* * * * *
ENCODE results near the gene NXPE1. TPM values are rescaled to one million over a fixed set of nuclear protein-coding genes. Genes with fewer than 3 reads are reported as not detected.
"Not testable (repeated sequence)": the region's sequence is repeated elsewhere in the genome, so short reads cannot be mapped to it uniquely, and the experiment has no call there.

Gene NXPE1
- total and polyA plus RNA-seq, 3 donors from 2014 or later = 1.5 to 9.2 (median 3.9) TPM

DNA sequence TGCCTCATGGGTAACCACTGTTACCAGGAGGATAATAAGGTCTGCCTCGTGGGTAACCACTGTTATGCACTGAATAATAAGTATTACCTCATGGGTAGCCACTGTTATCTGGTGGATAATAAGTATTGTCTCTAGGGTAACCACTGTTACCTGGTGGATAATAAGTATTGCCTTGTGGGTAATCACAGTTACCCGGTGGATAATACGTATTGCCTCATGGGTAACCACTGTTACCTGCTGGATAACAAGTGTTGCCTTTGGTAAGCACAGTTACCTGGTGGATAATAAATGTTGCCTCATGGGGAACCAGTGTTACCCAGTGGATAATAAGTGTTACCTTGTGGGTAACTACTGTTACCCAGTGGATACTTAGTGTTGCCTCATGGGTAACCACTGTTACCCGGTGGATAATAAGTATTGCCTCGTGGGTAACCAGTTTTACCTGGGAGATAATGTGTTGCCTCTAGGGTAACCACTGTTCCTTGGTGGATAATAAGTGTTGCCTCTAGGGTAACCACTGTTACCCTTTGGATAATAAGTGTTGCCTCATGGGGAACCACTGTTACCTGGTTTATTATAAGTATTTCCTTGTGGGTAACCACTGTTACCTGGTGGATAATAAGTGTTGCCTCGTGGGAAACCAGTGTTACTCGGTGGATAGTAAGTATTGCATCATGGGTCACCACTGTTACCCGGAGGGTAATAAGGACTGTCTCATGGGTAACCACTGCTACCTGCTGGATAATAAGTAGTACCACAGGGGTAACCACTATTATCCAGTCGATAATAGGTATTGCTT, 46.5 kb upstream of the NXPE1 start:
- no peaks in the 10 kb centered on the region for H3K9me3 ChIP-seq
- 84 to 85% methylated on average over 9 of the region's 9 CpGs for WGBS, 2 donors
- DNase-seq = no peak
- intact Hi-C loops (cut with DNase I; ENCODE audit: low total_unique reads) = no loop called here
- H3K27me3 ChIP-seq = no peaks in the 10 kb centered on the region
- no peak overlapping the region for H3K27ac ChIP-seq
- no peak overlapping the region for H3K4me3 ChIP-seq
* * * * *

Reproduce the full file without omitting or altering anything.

ENCODE results near the gene NXPE1. TPM values are rescaled to one million over a fixed set of nuclear protein-coding genes. Genes with fewer than 3 reads are reported as not detected.
"Not testable (repeated sequence)": the region's sequence is repeated elsewhere in the genome, so short reads cannot be mapped to it uniquely, and the experiment has no call there.

Gene NXPE1
- total and polyA plus RNA-seq, 3 donors from 2014 or later = 1.5 to 9.2 (median 3.9) TPM

DNA sequence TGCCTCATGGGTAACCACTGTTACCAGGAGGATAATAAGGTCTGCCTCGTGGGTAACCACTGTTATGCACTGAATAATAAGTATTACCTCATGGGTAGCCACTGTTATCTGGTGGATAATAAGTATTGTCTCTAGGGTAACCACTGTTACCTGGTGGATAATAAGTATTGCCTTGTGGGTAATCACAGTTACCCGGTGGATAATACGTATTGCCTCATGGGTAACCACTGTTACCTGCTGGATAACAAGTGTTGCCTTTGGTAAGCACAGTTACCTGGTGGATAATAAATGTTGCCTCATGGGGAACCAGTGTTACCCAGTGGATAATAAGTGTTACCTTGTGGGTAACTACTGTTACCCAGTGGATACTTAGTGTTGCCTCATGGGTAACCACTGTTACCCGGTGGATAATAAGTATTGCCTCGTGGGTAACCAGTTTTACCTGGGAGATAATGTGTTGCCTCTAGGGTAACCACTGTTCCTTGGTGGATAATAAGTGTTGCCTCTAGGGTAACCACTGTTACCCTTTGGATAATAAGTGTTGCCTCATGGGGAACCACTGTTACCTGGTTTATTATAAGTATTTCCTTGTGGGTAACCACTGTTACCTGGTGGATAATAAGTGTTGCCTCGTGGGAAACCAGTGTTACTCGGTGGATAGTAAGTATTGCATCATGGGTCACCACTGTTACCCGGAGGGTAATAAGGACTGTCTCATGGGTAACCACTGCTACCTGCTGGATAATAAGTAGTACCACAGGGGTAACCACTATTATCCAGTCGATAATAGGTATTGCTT, 46.5 kb upstream of the NXPE1 start:
- no peaks in the 10 kb centered on the region for H3K9me3 ChIP-seq
- 84 to 85% methylated on average over 9 of the region's 9 CpGs for WGBS, 2 donors
- DNase-seq = no peak
- intact Hi-C loops (cut with DNase I; ENCODE audit: low total_unique reads) = no loop called here
- H3K27me3 ChIP-seq = no peaks in the 10 kb centered on the region
- no peak overlapping the region for H3K27ac ChIP-seq
- no peak overlapping the region for H3K4me3 ChIP-seq